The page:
With just two knobs, this compressor is the most copied circuit on the market today. Some clones like the Keeley Compressor or the Wampler Ego Compressor have additional controls that give you greater control over the way the pedal affects your sound, but the circuit for the compressor is the same.
The Ross Compressor was reissued around 2019 (this may not be the exact year), however they are hard to find and a little pricey. Original Ross Compressors are in my humble opinion, too expensive to justify the purchase.
The Ross Compressor may be the most copied circuit out there today, but it wasn't the first. The Ross Compressor was actually an improved version of the MXR Dynacomp, a model still in production today and at a pretty reasonable price point.
Robert Keeley of Keeley Electronics, who is well known for selling very popular modifications of some classic effects pedals by Boss and Ibanez, has also made some very cool tweaks to the Ross Compressor circuit with his line of compressor pedals.
This four knob compressor includes an attack control (the attack on the Ross and Dynacomp Compressors were preset) and a knob labelled "clipping". This clipping knob is really an input gain and allows the user to adjust the input gain so that guitars with high output pickups will compress the same way that guitars with low output pickups will without clipping the input.
Wampler Ego Compressor
The Wampler Ego Compressor is a favourite in the country world, and it includes one of my favourite additions to the Ross Compressor circuit, the blend knob. This is not the only Ross clone to include a blend knob, in fact the Keeley Compressor Plus also has one, but this is the first one that I remember seeing and was definitely the first one that I owned.
Why Use A Compressor?
Pros: There are lots of reasons you might want to use a compressor, and there's no way I can cover all of them, but I can briefly describe from my own experience what I like about them.
First, there is a tone that a compressor adds that is absolutely essential to certain styles of guitar playing. That feeling of a squashed note or chord fits so well in a country band or even in a funk band and it can really help to fit in in some of those settings.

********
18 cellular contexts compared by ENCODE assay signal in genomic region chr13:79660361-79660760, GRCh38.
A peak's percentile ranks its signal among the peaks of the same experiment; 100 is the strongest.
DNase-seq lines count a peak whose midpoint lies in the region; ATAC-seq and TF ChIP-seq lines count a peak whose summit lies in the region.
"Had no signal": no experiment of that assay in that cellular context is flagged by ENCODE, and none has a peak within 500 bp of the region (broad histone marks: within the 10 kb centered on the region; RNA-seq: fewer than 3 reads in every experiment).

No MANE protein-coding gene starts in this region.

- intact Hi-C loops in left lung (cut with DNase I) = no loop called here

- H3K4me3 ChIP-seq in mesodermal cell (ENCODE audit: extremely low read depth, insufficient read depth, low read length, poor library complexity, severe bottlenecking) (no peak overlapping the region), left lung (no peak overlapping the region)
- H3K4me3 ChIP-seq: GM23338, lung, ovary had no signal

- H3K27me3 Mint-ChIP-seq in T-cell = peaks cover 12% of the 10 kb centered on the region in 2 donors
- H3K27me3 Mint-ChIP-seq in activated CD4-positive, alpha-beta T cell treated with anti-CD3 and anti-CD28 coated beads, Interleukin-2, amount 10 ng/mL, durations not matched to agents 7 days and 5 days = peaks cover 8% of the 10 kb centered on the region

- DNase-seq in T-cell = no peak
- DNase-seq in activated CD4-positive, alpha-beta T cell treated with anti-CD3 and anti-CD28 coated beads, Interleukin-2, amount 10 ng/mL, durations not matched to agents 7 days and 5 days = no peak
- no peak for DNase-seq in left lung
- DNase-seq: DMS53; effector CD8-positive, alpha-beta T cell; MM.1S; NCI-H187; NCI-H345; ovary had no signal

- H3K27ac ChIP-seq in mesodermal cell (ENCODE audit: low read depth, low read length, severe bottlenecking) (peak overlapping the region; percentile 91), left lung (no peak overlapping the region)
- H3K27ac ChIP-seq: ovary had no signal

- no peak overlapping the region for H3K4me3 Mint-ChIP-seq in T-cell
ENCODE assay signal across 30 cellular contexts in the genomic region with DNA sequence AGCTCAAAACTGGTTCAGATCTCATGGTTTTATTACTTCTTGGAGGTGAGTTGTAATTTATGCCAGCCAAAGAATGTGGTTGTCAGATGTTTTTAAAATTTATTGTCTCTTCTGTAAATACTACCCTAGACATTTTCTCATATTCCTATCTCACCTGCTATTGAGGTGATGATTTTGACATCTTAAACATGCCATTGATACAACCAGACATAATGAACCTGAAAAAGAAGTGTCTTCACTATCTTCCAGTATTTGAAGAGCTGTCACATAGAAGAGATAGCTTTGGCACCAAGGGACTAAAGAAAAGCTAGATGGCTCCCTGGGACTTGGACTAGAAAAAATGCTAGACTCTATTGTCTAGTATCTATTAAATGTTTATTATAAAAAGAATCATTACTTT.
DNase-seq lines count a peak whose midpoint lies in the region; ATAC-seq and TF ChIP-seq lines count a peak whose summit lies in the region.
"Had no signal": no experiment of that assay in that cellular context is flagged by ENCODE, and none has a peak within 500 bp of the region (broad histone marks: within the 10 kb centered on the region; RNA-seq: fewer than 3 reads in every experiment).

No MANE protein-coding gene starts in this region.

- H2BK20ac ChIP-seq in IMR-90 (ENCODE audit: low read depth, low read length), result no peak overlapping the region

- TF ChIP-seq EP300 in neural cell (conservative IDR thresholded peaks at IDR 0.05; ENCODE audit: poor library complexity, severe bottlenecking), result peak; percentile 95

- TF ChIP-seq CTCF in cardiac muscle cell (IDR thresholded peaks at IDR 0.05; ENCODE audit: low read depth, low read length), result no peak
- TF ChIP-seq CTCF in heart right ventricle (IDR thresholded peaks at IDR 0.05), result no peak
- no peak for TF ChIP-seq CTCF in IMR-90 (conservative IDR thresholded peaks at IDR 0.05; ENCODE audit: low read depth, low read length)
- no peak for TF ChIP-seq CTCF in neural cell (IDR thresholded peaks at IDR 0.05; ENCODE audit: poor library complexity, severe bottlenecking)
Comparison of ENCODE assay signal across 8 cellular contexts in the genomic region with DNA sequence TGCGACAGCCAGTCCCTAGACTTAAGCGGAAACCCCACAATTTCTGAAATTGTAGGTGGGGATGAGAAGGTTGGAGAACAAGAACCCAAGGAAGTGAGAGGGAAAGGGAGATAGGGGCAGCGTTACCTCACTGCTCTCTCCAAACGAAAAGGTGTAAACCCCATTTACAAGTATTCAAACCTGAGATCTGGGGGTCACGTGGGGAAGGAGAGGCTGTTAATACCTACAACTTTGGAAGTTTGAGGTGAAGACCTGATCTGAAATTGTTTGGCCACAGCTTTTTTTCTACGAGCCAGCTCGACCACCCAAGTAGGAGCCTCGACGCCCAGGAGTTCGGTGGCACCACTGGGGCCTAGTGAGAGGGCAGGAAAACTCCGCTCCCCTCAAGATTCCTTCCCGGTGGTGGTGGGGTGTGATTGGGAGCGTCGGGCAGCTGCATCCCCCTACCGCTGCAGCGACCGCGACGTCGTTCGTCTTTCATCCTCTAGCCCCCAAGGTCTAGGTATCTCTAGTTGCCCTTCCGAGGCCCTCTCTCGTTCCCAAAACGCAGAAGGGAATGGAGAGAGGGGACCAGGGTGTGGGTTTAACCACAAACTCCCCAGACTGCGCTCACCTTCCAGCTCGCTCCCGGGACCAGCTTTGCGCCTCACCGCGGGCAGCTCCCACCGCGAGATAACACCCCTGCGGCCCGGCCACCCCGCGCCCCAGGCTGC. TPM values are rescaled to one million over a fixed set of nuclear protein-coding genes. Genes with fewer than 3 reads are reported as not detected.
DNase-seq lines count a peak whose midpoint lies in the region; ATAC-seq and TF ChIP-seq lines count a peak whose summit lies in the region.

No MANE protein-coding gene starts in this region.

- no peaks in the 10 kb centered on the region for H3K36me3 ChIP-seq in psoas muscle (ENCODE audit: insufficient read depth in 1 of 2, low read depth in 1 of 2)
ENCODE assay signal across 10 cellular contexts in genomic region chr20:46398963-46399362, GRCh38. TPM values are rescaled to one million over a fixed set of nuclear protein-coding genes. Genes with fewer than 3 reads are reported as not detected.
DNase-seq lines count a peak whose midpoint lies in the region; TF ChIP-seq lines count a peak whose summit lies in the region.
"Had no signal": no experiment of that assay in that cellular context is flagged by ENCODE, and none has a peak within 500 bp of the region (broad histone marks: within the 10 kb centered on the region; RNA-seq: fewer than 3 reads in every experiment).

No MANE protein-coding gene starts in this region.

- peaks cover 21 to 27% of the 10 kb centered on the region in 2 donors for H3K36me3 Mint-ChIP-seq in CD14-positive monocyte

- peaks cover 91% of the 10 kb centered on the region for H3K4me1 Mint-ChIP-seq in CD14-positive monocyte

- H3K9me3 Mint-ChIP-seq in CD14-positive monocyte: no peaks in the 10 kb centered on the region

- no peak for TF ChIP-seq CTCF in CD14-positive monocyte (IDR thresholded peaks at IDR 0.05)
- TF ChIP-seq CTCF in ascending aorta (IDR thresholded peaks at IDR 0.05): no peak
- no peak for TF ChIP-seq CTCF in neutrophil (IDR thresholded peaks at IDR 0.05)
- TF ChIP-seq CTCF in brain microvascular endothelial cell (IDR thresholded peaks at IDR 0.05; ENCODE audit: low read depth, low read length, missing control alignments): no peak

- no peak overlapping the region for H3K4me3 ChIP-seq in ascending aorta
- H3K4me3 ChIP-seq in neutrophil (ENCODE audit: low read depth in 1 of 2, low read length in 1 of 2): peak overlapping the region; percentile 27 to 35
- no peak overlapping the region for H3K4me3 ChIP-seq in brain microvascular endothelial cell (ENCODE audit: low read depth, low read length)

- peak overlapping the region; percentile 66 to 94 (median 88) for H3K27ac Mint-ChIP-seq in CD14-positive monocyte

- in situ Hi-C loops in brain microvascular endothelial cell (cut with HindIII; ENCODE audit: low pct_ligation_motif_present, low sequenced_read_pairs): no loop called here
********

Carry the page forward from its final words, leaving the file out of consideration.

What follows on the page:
Second, a compressor can be very helpful in settings where you want all the notes in your chords to sound even. While balanced chord playing is definitely something any guitarist can afford to work on, a compressor can help attain a certain type of evenness in your chords that can sound great.
Cons: While there are certainly benefits, there is always a down side.
First, the fact that many of the compressors out there on the market are clones of the same circuit means that many compressor pedals share the same issues. For me the most glaring is that they can add an unwanted amount of noise into your signal chain. Sometimes this can be controlled with a noise gate, or sometimes it isn't too egregious, but it is something to consider.
Second, in a live setting I sometimes find myself struggling with compressors. By virtue of the fact that compressors even out some of your dynamics, I sometimes find myself struggling for dynamic range in my playing when I'm using a compressor. This might not be a relatable experience for other guitarists, but it has been my experience. I should note however that this issue is often abated by the use of in ear monitors on a gig.
My Favourite Compressor
I'd like to end this post off by mentioning my favourite compressor pedal that I've ever owned.
The EP Booster by Xotic Effects is designed to emulate the sound of the preamp section of the Echoplex, which was an old tape echo machine that had a notably unique pre amp sound.
While this isn't intended to be a compressor pedal and it is only meant to be a clean boost, I have found that this pedal produces a really compressed tone in a very musical way. For anyone who is really fighting to find a good compressed tone I suggest checking this pedal out.
Thank you so much for checking out my thoughts on compressor pedals, and please feel free to reach out with any comments or concerns! As always, its a huge privilege for me to be a super small part of your journey with the guitar.